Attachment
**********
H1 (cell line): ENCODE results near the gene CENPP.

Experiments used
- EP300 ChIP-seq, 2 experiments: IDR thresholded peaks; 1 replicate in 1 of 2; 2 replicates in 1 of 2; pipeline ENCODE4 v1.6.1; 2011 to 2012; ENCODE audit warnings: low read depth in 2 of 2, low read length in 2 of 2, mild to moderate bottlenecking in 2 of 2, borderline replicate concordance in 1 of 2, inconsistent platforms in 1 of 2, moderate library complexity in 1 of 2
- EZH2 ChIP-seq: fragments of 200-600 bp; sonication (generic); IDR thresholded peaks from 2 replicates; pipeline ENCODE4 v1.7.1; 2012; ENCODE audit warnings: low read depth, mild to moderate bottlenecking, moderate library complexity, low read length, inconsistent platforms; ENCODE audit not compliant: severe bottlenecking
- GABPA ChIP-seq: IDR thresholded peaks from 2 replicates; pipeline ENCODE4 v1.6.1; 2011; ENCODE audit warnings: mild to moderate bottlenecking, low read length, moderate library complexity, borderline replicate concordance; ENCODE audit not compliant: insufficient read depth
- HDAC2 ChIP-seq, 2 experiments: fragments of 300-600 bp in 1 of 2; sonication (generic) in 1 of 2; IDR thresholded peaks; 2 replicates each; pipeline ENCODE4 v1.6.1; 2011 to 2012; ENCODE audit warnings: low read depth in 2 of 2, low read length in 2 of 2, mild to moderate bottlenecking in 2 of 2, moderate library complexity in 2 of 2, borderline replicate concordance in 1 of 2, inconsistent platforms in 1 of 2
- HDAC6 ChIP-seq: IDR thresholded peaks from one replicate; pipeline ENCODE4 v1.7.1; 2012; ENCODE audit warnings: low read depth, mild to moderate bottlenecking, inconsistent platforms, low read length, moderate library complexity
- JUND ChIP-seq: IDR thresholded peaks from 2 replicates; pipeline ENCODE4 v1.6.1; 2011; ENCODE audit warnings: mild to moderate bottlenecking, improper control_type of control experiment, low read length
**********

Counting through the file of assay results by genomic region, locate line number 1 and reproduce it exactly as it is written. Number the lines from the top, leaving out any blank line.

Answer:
H1 (cell line): ENCODE results near the gene CENPP.